Roxy Music's debonair leader time-travels to the '20s
By Alan Light
Special to MSN Music
Bryan Ferry (©AP)
"The '20s was the beginning of so many things," says Bryan Ferry. "We take for granted planes whizzing overhead, but imagine somebody flying across the Atlantic for the first time, or people listening to the radio for the very first time. And the literature -- 'The Waste Land' is my favorite poem and [T.S.] Eliot my favorite poet, and that's from this era, and so is 'The Great Gatsby' and Scott Fitzgerald, who was the first writer I really read for pleasure. I fell in love with the romanticism of that period. Also, I quite like the dark side of the '20s, Prohibition and crime and all the gangsters in the audience at the Cotton Club."
Ferry's new album, "The Jazz Age," seems like one of the unlikeliest pop projects in recent memory. It's a collection of songs spanning the singer's 40-year career, on his own and as the frontman for Roxy Music, all arranged as instrumentals in the 1920s "hot jazz" style. It's an oddly disorienting pleasure to hear the sound of a Dixieland band, and then decipher the melody they're playing as "Love Is the Drug." The audience for this work credited to "The Bryan Ferry Orchestra" may be limited -- it's the first of Ferry's 14 solo albums not to crack the U.K.'s Top 20 -- but the response has mostly been favorable, if a bit bewildered; "as fascinating as it is perplexing" said the BBC.
It turns out, though, that the album is the result of Ferry's long-standing interest in jazz, and in the early New Orleans-derived sounds that served as his introduction to the music. And it comes as no surprise that the era's colorful history and bold, graphic style also appeal to the perpetually glamorous fashion icon. Bryan Ferry, strikingly trim and youthful at 67, was dressed conservative-casual as he sat down in a hotel room high above Central Park to talk about "The Jazz Age": He wore a simple blue sweater over an Oxford shirt, his yellow socks the lone display of sartorial flair. He is clearly energized by this charming, curious album on which his voice doesn't appear, and is enthusiastically making plans for a tour (so far planned only for Europe) that will mix these Roaring Twenties-style versions with more conventional rock renditions of his catalogue.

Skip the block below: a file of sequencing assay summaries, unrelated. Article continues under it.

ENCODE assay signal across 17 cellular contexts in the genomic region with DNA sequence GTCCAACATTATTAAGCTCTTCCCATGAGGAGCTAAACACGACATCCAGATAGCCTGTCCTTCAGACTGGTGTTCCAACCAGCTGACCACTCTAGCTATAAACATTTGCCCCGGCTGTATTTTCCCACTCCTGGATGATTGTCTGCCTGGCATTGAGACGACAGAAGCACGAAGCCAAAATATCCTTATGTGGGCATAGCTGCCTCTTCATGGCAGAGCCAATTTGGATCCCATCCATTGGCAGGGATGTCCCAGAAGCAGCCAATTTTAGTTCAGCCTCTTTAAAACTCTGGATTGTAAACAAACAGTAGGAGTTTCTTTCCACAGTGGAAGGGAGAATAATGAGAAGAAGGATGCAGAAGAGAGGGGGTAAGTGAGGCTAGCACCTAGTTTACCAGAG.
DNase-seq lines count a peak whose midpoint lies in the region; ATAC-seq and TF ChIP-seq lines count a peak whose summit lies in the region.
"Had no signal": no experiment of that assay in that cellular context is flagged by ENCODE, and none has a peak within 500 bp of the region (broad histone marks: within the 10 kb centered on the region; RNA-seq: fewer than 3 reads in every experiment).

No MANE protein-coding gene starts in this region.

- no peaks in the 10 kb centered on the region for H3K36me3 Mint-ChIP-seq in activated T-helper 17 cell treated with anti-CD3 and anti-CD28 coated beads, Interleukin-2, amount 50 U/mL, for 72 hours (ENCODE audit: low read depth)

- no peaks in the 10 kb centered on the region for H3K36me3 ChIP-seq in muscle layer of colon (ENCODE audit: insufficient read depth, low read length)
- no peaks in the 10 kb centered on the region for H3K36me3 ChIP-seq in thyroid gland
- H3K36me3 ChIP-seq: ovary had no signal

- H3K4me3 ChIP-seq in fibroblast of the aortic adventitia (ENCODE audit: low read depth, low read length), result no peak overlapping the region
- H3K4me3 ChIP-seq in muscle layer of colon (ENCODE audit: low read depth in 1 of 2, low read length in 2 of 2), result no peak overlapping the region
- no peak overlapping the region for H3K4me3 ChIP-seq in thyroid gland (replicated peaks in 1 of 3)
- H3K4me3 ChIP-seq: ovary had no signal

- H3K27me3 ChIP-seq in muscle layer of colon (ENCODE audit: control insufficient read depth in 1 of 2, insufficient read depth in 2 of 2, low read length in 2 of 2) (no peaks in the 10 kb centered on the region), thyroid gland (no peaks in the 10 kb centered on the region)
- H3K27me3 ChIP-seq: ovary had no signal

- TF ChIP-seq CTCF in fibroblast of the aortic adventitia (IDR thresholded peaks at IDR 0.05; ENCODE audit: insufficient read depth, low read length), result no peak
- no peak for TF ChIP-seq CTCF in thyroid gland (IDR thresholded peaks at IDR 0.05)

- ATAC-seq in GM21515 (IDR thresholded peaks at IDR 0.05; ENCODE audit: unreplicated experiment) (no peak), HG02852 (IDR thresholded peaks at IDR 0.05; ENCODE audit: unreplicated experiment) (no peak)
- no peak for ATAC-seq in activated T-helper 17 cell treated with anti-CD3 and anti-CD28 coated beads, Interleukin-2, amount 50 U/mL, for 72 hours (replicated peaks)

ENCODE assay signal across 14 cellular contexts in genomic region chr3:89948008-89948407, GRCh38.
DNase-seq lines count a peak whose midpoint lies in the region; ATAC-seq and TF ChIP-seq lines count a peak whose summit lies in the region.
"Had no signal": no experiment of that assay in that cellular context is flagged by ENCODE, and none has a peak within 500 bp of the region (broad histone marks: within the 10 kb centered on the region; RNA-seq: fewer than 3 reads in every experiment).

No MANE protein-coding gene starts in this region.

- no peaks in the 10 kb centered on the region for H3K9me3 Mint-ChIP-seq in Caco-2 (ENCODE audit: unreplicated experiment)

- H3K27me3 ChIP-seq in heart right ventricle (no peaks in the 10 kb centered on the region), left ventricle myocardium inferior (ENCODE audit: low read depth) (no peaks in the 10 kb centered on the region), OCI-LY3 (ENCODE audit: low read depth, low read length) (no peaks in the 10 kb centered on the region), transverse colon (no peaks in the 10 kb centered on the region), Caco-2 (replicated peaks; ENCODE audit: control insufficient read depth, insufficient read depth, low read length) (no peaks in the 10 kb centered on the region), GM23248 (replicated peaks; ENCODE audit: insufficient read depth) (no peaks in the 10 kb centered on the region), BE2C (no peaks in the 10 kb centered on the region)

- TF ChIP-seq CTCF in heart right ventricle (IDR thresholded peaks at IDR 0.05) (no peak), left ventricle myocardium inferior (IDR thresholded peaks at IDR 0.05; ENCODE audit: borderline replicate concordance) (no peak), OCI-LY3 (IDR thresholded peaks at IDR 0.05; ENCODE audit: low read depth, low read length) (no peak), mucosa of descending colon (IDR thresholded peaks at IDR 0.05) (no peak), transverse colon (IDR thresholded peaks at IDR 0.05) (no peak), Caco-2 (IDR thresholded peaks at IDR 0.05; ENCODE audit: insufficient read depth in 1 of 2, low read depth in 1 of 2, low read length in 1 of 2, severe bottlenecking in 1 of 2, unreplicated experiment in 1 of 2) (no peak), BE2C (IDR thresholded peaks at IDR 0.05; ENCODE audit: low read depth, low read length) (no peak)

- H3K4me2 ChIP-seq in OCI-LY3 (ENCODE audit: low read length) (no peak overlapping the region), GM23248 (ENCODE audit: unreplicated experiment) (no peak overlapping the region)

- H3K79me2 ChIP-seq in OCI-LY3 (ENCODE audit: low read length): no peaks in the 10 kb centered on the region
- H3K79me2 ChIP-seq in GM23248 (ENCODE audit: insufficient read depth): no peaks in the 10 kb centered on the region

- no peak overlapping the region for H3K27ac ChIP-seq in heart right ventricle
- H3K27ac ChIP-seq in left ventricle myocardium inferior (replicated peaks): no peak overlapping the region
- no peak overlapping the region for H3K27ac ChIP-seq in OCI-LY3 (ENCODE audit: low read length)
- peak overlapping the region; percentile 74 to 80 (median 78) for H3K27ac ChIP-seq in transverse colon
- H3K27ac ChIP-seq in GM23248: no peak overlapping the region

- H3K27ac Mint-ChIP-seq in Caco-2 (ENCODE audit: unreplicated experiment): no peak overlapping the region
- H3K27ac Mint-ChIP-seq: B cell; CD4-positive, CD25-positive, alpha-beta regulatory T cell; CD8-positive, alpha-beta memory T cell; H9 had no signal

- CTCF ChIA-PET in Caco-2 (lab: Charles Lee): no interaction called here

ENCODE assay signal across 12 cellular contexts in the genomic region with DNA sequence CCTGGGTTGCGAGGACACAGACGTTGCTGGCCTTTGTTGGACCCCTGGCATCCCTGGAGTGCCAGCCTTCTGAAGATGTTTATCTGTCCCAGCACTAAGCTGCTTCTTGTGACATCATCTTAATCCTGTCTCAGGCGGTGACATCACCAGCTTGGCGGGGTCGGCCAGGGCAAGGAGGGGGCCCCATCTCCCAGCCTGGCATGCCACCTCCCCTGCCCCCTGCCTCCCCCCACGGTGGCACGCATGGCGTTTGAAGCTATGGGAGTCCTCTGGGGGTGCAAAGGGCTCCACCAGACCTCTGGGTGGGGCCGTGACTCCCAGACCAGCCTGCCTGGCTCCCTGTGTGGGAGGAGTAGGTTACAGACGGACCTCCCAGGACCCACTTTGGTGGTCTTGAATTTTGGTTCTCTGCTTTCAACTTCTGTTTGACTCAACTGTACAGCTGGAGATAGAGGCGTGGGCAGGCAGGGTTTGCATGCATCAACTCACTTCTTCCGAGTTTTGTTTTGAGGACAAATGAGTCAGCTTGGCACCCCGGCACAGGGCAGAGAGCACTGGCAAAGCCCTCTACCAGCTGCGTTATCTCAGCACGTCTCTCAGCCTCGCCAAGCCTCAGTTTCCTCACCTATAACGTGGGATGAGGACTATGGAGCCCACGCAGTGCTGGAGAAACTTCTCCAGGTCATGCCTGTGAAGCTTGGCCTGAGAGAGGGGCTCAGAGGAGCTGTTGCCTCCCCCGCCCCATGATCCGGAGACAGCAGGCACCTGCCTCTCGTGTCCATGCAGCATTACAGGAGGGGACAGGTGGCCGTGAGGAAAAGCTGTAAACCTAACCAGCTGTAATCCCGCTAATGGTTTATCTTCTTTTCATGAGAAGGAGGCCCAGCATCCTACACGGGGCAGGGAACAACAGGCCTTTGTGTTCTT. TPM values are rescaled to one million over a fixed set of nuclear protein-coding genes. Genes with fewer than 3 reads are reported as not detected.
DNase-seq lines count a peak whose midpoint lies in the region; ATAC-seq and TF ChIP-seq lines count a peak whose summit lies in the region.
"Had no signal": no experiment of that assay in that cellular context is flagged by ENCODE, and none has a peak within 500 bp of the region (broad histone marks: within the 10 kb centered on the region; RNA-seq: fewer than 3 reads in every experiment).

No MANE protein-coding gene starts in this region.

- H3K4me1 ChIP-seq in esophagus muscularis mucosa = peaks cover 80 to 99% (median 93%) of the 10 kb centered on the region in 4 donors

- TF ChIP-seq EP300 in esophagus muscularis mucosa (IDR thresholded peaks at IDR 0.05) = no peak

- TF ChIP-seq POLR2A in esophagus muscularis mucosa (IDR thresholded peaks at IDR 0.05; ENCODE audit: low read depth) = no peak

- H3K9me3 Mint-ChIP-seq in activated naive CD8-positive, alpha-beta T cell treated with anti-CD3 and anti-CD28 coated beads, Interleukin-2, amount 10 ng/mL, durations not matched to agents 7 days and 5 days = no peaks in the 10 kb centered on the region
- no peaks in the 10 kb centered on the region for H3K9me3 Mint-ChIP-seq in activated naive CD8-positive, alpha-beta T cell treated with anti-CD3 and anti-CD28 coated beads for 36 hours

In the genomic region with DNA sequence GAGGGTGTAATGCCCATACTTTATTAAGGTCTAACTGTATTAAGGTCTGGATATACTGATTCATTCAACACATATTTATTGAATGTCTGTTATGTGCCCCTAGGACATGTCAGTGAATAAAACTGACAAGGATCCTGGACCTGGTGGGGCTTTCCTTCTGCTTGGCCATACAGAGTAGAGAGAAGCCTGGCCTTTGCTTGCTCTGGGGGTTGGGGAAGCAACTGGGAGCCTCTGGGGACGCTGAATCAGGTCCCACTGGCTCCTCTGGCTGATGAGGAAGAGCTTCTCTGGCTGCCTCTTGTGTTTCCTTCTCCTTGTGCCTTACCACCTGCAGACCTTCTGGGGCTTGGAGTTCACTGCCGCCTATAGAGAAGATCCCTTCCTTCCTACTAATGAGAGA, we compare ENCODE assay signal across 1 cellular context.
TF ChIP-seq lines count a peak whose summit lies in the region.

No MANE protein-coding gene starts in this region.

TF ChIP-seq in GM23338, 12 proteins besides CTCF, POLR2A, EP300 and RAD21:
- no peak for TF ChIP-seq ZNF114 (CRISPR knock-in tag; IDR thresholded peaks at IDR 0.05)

"I just wanted to see how the songs would stand up without the singing," he says. "It was refreshing for me. It's like taking your dog for a walk or something -- it's rather nice."
MSN Music: How did this project begin?
Bryan Ferry: For a long time I wanted to do an instrumental album, where I could showcase me as the writer rather than the singer. We were doing the Roxy Music box set this past year, and I thought maybe in tandem with that there was a good opportunity to do an instrumental record. I've been listening to a lot of '20s jazz in the last few years, so that was on my mind -- that early stuff from New Orleans like Louis Armstrong's Hot Five or Hot Seven, with King Oliver, and Duke Ellington in New York with the Cotton Club Orchestra, who did a more sophisticated, arranged thing. Those were the two main inspirations for what we did.
A lot of the guys on the album worked with me 12 years ago on "As Time Goes By," which was an album of '30s songs, so I knew that I had the players to do it. They're terrific, and they kind of live in that retro world. A lot of bow ties and fob watches.
So you've long had an interest in this particular period?
Since 1955, when I was 10 years old and I got my first records. There were two kinds of music rivaling for my attention -- because I did see Bill Haley on the first rock and roll tour of Europe. I won two front-row seats in a radio quiz, and it was the first time my name was ever mentioned on the radio! But the first jazz records I bought were English covers of Louis Armstrong, really. Humphrey Lyttelton, who had a big hit called "Bad Penny Blues," and Chris Barber was the other fellow. My uncle took me to see him and that started my foray into jazz.